When Nelson Mandela emerged from 27 years in prison in 1990 as a wiry and gray 71-year-old, he became the darling of the international press, a one-man representation of both the hope and challenges bound up in South Africa’s transition.
Over the next several years, as he transitioned from freedom fighter to president to retired statesman, Mr. Mandela developed an unusually warm and forthcoming relationship with the news media, including a fondness for The Christian Science Monitor, which he sometimes had access to and read in prison. He also came to know Monitor correspondents.
“Time stood still during the hour in which we waited for Mandela,” Monitor reporter John Battersby wrote of the crackling excitement among the journalists awaiting his release from prison on Feb. 11, 1990. “But when the moment arrived and I saw the tall figure of Mandela striding toward the media throng, I lost all sense of time and ego and walked toward him with a broad smile. He noticed me, smiled back, and walked up to shake my hand.”
Five months later, on a trip to the United States, Mandela broke away from his planned schedule to visit to the Monitor’s headquarters in Boston.
"The Christian Science Monitor was well known to me during my 27 years in prison," he told Monitor reporters and editors gathered on the plaza outside the newsroom that day. "It continues to give me hope and confidence for the world's future."
Indeed, in the years to come, the paper was front and center at many of the most important events in the Mandela presidency, capturing snapshots of this dramatic period in South African history. Here is a sample of that coverage.
Peter Main/The Christian Science Monitor/FILE
Mandela's release from prison in February 1990 marked the beginning of a new and still uncertain era in South Africa. Although the white government had ended its ban on anti-apartheid political organizing and begun speaking with the movement's leaders, no one yet knew how far the reforms would reach. Meanwhile, political violence still gripped much of the country.
Mandela stepped into that fray as a mediator and moral authority, handed the unenviable task of working as a negotiator in a country that hoped to avoid more bloodshed or a civil war.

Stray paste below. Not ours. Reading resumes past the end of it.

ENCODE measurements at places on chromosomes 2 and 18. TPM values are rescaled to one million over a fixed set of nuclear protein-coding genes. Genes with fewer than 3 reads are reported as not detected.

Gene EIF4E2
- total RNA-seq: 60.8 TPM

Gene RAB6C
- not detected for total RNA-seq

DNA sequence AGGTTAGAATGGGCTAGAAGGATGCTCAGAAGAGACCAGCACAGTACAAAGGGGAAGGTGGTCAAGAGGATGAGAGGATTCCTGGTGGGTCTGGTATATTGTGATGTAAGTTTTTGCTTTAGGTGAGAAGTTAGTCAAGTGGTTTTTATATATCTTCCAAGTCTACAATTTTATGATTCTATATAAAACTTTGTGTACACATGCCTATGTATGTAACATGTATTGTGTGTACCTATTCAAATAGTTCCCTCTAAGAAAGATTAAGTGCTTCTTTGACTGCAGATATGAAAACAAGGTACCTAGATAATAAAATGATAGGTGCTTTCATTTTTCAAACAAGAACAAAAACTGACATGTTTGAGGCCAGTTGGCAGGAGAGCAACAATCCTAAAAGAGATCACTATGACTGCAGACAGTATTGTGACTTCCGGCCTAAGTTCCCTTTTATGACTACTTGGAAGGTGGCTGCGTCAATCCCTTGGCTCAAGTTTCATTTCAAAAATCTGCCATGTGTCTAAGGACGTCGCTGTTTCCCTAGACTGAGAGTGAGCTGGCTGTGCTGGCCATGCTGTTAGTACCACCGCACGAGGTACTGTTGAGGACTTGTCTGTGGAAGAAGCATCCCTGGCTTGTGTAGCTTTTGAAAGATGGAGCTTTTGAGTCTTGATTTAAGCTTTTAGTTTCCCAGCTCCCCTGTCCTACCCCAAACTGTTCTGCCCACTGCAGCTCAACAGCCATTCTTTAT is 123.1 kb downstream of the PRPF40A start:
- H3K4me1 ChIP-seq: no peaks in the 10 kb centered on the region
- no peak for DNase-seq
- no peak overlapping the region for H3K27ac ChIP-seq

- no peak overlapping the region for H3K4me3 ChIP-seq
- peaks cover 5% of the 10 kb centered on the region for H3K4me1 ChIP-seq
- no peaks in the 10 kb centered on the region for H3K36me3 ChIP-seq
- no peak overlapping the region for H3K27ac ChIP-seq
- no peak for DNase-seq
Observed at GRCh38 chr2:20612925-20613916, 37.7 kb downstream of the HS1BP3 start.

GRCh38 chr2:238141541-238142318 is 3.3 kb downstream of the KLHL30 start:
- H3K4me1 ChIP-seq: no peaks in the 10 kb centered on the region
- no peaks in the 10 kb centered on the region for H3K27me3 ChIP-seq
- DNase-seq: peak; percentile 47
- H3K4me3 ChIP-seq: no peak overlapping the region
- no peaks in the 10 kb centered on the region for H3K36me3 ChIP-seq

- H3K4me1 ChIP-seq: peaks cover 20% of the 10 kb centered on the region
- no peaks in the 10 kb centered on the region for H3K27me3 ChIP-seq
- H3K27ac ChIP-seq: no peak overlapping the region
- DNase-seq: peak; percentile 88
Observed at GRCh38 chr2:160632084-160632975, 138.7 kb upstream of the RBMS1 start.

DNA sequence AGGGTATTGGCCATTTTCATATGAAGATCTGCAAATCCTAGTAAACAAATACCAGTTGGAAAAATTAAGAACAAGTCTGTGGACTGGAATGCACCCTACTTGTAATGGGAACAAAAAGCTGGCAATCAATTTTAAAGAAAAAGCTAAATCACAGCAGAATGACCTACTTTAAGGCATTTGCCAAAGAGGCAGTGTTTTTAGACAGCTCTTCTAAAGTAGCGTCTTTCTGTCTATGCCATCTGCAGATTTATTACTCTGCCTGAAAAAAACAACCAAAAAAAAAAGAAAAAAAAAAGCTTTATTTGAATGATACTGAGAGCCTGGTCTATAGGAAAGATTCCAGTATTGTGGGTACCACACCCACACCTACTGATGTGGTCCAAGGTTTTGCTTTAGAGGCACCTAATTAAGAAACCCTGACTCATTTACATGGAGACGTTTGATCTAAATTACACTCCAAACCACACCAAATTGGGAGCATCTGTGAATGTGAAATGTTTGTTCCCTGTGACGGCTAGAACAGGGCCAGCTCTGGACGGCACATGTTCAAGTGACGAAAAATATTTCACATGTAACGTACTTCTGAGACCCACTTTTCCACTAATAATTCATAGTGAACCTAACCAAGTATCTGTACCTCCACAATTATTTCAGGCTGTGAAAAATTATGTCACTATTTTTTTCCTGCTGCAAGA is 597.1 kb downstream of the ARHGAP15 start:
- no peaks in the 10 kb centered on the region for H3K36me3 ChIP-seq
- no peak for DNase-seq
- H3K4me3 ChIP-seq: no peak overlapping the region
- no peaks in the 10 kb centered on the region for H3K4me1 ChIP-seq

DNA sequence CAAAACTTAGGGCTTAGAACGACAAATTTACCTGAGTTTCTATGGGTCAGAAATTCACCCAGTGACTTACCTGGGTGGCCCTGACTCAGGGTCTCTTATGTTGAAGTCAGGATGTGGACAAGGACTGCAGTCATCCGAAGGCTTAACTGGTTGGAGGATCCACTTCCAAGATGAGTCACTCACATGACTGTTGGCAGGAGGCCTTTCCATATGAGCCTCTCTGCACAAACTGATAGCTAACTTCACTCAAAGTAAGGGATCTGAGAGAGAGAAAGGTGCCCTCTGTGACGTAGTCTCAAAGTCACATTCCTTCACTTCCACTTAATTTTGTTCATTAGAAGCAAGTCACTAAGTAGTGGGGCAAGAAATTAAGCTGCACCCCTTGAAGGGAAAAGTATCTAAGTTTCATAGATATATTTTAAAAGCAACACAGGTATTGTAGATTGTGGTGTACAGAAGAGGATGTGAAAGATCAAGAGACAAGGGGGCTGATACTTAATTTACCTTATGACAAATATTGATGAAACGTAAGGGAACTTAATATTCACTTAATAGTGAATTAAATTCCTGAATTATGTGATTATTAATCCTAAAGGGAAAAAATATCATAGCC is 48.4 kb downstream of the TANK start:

"Today, the majority of South Africans, black and white, recognize that apartheid has no future," he told the massive crowd who came to greet him at the Cape Town City Hall the day he was released. "It has to be ended by our decisive mass action."
An air of hope and expectation permeates this sprawling township – the home of 2 million black South Africans.
About 140,000 people ... packed Soweto's Soccer City stadium on Tuesday to hear Mr. Mandela's first address to the people of Johannesburg.
For the supporters of the African National Congress (ANC), it was a triumphant moment. But beyond ANC ranks, hundreds of thousands of South Africans – including many whites – were also looking to Mandela for a way out of the quagmire of racial conflict and violence....
"It is discipline and loyalty that will liberate us," he told the biggest political rally in the country's history.... "It is only disciplined mass action that assures us the victory we seek."
Three days later, Monitor correspondent John Battersby sat face-to-face with Mandela in a tiny garden behind his Soweto home to discuss his plan for the country's future. In no uncertain terms, Mandela made clear that despite his release, the African National Congress and other liberation organizations would not end their armed struggled against apartheid until the government agreed to their terms.
"You must be careful of being more worried about the violence that comes from the oppressed and saying little – or nothing at all – about the violence that comes from the government," he said. "They [the government] have closed all channels of communication. They have intensified the pressures. What does the world expect us to do in that situation?"
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